12 Category Optimization of Search Sensitivity/Specificity of SearchPubMed  Search String DiagnosisBroad Sensitivity/breadth (of “Diagnosis” search) 98%/74%(sensitiv*[Title/Abstract] OR sensitivity and specificity[MeSH Terms] OR diagnos*[Title/Abstract] OR diagnosis[MeSH:noexp] OR diagnostic* [MeSH:noexp] OR diagnosis,differential[MeSH:noexp] OR diagnosis[Subheading:noexp]) Narrow Specificity/narrowness (of “Diagnosis” search) 64%/98%(specificity[Title/Abstract]) Search Principle 1: Do Not Rely on Search Filters Alone (2 of 2)  Example: Filter used by PubMed  Clinical Queries  Category selected: “Diagnosis”  Two choices of scope to optimize search: “Broad” or “Narrow” Relevo R. Effective search strategies for systematic reviews of medical tests. In: Methods guide for medical test reviews. Available at www.effectivehealthcare.ahrq.gov/medtestsguide.cfm.

13  It is important to use all known variants of a test name, as in the examples below that refer to hematocrit:  Abbreviations (Hct, Crit, PCV)  Generic names (hematocrit, packed cell volume)  Proprietary names (e.g., LighTouch ® HCT)  International terms/spellings (haematocrit)  Controlled vocabulary may not contain all variants.  Controlled vocabulary is unreliable due to nonstandardized reporting and indexing.  Textwords help identify tests not yet indexed or indexed improperly.  Filters may suggest appropriate textwords. Search Principle 2: Do Not Rely on Controlled Vocabulary (Subject Headings) Alone Relevo R. Effective search strategies for systematic reviews of medical tests. In: Methods guide for medical test reviews. Available at www.effectivehealthcare.ahrq.gov/medtestsguide.cfm.

14  Searching more than one database and tailoring searches to each is always advisable. Otherwise, there is a risk of bias due to little overlap between the many databases.  Until reporting/indexing is standardized, the best method is to combine highly sensitive searches and manual article screening.  Articles can still miss relevant articles, so additional sources of information are necessary.  Other sources of information:  Additional bibliographic databases  Citation tracking (i.e., reading through references of relevant articles)  Regulatory documents  Search for diagnostic documents at Devices@FDA, a U.S. Food and Drug Administration Web site. Search Principle 3: Search in Multiple Locations (1 of 4) Relevo R. Effective search strategies for systematic reviews of medical tests. In: Methods guide for medical test reviews. Available at www.effectivehealthcare.ahrq.gov/medtestsguide.cfm.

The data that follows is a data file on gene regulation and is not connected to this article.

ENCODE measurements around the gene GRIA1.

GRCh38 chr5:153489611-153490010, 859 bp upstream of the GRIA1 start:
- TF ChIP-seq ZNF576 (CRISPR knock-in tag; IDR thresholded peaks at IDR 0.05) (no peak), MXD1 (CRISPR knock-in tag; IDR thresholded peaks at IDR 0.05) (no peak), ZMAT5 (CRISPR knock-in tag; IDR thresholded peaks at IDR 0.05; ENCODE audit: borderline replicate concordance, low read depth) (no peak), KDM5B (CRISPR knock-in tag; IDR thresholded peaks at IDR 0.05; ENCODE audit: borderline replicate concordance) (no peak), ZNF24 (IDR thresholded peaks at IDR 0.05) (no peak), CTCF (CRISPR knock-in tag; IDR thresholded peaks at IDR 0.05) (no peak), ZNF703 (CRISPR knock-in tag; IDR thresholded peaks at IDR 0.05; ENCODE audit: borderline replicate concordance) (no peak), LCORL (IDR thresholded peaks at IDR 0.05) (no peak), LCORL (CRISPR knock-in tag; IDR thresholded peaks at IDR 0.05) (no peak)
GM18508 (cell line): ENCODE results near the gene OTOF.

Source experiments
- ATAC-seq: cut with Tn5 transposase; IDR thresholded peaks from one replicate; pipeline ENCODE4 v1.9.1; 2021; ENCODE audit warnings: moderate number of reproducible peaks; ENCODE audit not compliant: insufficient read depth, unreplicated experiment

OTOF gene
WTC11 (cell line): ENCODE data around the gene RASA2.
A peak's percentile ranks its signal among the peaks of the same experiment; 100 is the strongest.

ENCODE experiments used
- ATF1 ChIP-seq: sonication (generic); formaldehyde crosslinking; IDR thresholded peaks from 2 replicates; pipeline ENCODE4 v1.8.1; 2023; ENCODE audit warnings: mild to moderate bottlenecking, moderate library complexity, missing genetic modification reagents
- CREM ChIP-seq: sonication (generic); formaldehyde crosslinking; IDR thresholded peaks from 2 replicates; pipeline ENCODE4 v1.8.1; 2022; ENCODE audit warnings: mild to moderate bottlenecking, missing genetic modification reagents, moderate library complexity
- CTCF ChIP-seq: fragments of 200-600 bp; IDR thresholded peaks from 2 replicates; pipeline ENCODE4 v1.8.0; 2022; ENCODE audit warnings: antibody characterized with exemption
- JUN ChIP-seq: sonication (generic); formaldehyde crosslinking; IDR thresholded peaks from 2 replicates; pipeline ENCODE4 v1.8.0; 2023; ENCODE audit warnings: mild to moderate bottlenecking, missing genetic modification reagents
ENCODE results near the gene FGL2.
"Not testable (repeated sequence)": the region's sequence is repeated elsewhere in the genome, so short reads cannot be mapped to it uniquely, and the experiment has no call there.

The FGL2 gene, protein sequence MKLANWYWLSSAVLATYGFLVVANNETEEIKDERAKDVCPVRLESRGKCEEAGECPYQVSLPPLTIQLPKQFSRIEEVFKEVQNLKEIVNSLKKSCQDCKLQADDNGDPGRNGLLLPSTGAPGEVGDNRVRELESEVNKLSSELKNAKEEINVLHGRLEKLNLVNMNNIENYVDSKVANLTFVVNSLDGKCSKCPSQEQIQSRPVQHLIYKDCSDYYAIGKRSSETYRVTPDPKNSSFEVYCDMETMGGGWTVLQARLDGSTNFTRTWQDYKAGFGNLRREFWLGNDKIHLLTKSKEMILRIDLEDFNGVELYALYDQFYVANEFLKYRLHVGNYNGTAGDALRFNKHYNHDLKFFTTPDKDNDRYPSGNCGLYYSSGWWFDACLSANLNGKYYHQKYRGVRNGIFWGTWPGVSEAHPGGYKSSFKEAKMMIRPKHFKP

15 Open-Access Databases DatabaseURLTopic Coverage IBIDS (International Bibliographic Information on Dietary Supplements) www.ods.od.nih.gov/Health_ Information/IBIDS.aspx Dietary supplements PubMed  www.ncbi.nlm.nih.gov/pubmed Biology Health sciences TOXNET (Toxicology Data Network) www.toxnet.nlm.nih.gov Toxicology Environmental health adverse effects World Health Organization Global Health Library www.who.int/ghl/medicus/en/ International biomedical topics Global Index Medicus Examples of specialized databases that have free access: Search Principle 3: Search in Multiple Locations (2 of 4) Relevo R. Effective search strategies for systematic reviews of medical tests. In: Methods guide for medical test reviews. Available at www.effectivehealthcare.ahrq.gov/medtestsguide.cfm.